Common and Uncommon Sense in Buddhism
Dr. Any Lowe kindly sent me this informative summary of Phakchok Rinpoche’s teaching at the Siam Society on December 13, 7.30-9 pm.
There were about 50 people who came to hear this teaching. Only a few of whom had already heard the teachings of Phatchok Rinpoche earlier in the day at Chula University. The people in the audience looked very affluent and seemed to be rather tense prior to the teaching. It took a few minutes for Rinpoche to penetrate this rather formal and stuffy atmosphere. After a short while Rinpoche managed to get people to start laughing at themselves and then the real teaching was able to begin. Rinpoche was echoing the “mind training” he had taught earlier in the day at Chula university in a slightly repackaged way.
TonightRinpoche explained that the “common” way to think was to be a victim of our emotions, where as the “uncommon” way was to practice compassion and meditation. Rinpoche reminded the audience that we should practice increasing our awareness of negative emotions. Then we should investigate where these negative emotions originate. Rinpoche said that eventually we would realize that all emotions are intrinsically impermanent and devoid of substance. We should begin to
train our minds to cut the dualist connection between the subject and the object. Having achieved greater awareness of our emotions the next stage was to develop greater sensitivity towards deeply rooted “lower levels” of emotional currents. The only way to achieve this was through meditation over a long period of time. By so doing our propensity to being a victim of our own emotions would gradually diminish. This process was quite subtle because we have to learn how to both recognize that know how to skillfully deal with our emotions without either engaging with the emotions or denying the existence of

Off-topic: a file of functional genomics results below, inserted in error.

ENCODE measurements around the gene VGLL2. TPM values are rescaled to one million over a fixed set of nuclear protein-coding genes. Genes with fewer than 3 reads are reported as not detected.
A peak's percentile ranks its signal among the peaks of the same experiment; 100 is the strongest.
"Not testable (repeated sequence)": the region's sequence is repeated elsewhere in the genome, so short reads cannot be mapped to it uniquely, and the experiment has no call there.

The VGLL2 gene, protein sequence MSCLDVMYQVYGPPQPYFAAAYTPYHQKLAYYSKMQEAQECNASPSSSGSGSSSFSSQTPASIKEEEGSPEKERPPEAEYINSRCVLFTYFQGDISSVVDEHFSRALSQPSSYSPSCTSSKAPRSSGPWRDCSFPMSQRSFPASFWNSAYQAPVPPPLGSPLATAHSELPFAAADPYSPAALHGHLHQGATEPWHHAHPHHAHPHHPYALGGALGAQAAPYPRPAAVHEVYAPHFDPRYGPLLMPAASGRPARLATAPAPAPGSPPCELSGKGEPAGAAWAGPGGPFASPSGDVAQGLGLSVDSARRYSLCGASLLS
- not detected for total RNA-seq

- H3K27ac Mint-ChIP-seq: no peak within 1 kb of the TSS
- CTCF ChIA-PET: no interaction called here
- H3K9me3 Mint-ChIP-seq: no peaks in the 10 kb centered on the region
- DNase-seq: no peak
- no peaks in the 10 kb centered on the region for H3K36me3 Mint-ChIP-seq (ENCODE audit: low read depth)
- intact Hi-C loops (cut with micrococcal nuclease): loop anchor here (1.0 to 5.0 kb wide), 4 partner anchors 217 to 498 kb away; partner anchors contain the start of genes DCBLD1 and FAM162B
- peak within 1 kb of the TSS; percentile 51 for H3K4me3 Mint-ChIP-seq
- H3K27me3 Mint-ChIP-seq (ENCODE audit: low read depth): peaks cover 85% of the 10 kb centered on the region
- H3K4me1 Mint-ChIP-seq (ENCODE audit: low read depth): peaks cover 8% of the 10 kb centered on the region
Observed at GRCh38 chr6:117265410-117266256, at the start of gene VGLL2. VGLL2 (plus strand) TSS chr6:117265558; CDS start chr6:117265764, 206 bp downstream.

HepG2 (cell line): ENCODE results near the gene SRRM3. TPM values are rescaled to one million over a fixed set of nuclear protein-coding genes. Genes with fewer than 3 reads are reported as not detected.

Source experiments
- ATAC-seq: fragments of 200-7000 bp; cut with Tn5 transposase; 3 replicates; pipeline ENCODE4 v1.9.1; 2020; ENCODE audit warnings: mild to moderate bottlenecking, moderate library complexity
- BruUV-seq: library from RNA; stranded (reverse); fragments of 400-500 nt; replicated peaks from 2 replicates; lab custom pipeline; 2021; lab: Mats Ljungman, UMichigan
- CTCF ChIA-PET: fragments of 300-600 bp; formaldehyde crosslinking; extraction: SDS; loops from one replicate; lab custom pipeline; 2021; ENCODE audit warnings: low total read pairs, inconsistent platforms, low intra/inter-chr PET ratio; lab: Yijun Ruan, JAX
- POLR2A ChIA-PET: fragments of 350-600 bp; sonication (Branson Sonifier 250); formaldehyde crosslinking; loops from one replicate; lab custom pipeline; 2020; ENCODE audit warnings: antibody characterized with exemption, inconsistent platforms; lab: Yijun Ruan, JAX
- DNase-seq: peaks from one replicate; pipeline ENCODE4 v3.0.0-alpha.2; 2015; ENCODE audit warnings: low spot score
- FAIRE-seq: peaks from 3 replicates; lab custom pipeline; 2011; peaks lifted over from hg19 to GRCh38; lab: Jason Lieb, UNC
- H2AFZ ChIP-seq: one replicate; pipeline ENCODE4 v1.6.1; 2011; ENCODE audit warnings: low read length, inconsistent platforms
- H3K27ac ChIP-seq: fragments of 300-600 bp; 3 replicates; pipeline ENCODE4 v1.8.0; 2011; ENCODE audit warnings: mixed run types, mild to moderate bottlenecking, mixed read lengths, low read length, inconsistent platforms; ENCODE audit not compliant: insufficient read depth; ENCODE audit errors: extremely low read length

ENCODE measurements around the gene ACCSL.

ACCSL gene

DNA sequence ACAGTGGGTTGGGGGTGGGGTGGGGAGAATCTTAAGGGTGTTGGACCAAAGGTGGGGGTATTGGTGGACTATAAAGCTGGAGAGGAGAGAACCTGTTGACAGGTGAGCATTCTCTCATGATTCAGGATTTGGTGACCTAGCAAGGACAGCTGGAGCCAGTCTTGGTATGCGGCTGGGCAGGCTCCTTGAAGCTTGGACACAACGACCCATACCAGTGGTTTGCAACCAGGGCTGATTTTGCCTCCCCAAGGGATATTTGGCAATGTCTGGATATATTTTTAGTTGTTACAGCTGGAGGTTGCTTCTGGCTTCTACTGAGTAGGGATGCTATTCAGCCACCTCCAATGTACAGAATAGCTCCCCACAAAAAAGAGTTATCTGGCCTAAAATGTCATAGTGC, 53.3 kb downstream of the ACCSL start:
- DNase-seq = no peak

the emotions. Rinpoche explained that even after many years of meditation it was still possible that low levels of negative energy “currents” would persist. This is no problem as long it is dealt with by the development of our own meditation. He said that the Tibetan word for this process [bunjung?] meant “arise” and “tame”. First we develop awareness of our negative emotions and then we must learn how to tame them.
Rinpoche’s teaching was peppered with numerous and very amusing anecdotes about his trials and tribulations of evolution from his formal recognition as a Rinpoche to his gradual understanding of what it was to be a Buddhist. Rinpoche said that he only really became a Buddhism when he was 18 years old. Before then he had is a state of confusion during the 11 years from the age of 7 when he was recognized as a Rinpoche until his 18th birthday . With the help of his teachers his was able to begin to understand what being a Buddhist really meant when he reached 18.
There were many questions asked of Rinpoche and he gave elaborate answers to them all. The teaching would have gone longer but the time allocated by the Siam Society had already been exceeded so the teaching finished around 21.00. Several members of the audiences requested that Rinpoche return to Bangkok soon and give more general teachings as well as specific Vajrayana teachings. Rinpoche smiled and replied that he would like to return to Thailand when he could.